The welfare system of Reykjavík has been harshly criticized for the past few days. What sparked the debate was an interview Friday in Fréttablaðið with Björk Vilhelmsdóttir, a social worker and city council representative for the Social Democratic Alliance, who is about to renounce her municipal position, unhappy with the current welfare policy.
In the interview, she harshly criticizes the tendency of social workers to focus on their clients’ weaknesses, making them eligible for social support, instead of emphasizing their strengths and encouraging them to work and be self-supportive. She claims it’s the responsibility of social workers to help people see their strengths and ways to use them. If people who can work are encouraged not to, she believes they get stuck in a vicious circle of poverty and bad health, ending up costing society even more.
“I believe the system shows too much leniency, and that we give financial assistance to too many people who are able to work. We could save a lot of money by reducing the number of people on financial assistance. Besides we would save health-related costs for the future,” Björk states, and adds, “I believe we should give young people opportunity, if not to work, then to educate themselves.”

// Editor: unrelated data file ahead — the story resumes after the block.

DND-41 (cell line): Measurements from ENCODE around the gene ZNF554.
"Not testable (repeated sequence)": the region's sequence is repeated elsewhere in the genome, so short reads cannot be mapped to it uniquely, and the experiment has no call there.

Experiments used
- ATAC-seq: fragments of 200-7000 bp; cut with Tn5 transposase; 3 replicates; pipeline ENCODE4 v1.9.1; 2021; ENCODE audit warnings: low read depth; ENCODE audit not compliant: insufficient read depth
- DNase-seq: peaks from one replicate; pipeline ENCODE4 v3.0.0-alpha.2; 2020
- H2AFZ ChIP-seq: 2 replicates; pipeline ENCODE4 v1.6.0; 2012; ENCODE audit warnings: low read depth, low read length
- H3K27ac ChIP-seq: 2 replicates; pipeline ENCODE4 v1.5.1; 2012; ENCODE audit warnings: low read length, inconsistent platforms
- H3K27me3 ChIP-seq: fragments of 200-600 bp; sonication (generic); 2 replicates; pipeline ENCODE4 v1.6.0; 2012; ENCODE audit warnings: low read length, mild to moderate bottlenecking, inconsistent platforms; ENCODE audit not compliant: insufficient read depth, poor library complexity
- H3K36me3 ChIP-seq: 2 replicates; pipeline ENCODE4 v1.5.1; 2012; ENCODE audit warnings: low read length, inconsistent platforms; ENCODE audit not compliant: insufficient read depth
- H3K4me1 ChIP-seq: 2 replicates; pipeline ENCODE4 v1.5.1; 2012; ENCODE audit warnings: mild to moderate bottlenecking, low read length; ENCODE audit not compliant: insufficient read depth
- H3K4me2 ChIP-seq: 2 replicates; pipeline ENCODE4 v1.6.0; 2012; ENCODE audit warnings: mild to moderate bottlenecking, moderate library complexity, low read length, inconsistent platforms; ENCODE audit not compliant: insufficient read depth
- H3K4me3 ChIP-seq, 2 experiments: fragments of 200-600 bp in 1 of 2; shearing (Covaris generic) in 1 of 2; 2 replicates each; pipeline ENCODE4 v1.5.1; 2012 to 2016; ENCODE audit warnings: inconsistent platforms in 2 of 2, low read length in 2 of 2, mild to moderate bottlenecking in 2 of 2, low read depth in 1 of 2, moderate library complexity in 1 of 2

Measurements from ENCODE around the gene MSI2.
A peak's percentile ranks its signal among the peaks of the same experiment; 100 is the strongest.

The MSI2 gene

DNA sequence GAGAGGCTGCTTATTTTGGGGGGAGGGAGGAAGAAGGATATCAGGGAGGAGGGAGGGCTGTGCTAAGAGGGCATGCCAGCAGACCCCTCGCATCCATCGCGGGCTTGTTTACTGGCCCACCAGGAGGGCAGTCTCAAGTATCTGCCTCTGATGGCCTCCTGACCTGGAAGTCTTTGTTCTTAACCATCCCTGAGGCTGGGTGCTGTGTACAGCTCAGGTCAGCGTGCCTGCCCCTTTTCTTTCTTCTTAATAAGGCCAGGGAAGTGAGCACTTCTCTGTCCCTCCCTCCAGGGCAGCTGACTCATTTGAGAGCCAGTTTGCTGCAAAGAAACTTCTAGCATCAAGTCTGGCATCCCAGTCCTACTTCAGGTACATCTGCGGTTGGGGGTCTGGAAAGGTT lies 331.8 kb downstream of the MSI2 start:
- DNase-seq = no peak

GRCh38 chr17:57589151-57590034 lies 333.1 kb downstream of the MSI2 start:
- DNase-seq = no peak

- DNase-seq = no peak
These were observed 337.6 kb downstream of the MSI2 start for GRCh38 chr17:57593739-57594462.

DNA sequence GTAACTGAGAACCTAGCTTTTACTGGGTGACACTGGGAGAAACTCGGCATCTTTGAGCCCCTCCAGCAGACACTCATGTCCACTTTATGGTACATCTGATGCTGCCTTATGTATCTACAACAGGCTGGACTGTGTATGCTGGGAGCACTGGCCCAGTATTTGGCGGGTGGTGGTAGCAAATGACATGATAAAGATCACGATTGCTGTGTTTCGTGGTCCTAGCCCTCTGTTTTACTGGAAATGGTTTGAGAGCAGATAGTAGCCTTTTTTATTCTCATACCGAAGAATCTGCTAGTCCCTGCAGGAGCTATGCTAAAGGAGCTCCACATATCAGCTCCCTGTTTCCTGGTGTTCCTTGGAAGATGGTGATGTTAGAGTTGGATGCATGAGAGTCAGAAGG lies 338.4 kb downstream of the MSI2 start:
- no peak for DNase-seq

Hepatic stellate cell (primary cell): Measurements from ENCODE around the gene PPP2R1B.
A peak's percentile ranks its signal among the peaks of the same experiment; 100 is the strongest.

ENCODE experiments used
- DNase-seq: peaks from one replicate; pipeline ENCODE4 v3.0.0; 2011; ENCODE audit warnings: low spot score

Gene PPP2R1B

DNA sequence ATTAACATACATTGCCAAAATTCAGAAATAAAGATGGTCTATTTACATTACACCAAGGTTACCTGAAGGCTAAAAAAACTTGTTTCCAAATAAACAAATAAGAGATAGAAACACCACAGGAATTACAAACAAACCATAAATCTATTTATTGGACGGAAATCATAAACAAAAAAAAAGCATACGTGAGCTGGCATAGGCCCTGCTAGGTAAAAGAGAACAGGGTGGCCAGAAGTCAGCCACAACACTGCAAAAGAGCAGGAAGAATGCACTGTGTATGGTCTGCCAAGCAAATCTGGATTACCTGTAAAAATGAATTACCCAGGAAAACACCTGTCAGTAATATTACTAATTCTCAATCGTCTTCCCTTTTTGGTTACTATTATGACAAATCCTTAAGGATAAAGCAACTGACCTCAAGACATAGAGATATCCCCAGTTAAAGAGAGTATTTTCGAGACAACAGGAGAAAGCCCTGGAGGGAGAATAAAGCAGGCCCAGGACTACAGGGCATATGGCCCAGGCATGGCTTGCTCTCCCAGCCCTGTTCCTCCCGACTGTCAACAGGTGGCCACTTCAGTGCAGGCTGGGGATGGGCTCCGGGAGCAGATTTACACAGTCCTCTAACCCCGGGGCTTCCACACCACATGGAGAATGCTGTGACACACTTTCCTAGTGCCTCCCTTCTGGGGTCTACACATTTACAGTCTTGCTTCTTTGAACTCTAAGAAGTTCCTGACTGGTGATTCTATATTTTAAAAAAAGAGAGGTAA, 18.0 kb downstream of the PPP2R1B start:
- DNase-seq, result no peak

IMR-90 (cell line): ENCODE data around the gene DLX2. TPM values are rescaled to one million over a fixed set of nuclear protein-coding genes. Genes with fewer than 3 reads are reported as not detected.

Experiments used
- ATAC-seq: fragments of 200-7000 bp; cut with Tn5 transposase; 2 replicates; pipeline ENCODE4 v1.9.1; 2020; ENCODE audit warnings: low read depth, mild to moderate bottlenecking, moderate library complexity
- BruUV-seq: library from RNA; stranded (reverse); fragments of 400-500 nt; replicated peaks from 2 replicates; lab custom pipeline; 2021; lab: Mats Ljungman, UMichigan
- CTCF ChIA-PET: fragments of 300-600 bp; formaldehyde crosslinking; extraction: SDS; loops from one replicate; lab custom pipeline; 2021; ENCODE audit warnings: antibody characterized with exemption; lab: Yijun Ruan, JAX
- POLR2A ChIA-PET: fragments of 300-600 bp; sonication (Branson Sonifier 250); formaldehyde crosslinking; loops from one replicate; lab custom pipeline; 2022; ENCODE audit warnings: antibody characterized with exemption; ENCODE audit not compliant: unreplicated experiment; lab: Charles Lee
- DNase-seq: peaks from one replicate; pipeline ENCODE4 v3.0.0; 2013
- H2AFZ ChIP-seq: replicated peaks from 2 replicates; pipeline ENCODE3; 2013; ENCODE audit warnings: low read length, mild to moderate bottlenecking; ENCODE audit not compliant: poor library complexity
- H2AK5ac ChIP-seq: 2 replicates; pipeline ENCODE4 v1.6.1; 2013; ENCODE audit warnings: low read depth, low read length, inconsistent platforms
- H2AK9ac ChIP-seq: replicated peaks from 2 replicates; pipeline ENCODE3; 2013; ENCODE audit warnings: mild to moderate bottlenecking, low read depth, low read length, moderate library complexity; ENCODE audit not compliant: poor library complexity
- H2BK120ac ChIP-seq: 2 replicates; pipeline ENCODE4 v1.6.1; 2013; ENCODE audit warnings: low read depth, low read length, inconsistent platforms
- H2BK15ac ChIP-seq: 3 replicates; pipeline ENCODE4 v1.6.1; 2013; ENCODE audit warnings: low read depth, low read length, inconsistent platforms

Today, Grímur Atlason, manager of Iceland Airwaves joined the debate, Vísir reports, harshly criticizing the city’s welfare system. He calls it a bureaucracy without a solution, whose only goal is to maintain itself. “Solutions are seriously needed in Reykjavík and individuals get stuck in the helplessness of the system.” Grímur believes the number of staff in city offices could be vastly reduced without affecting service. “Too much money is spent on keeping people at desks doing little else than putting people on waiting lists.”
Sigríður Björk Ingadóttir, Social Democratic Alliance, chairwoman of the Alþingi Wefare Committee, criticized Björk and said a strong welfare system worked best to encourage people to work.
Finance Minister Bjarni Benediktsson has criticized the Social Democratic Alliance for wanting to increase benefits in society.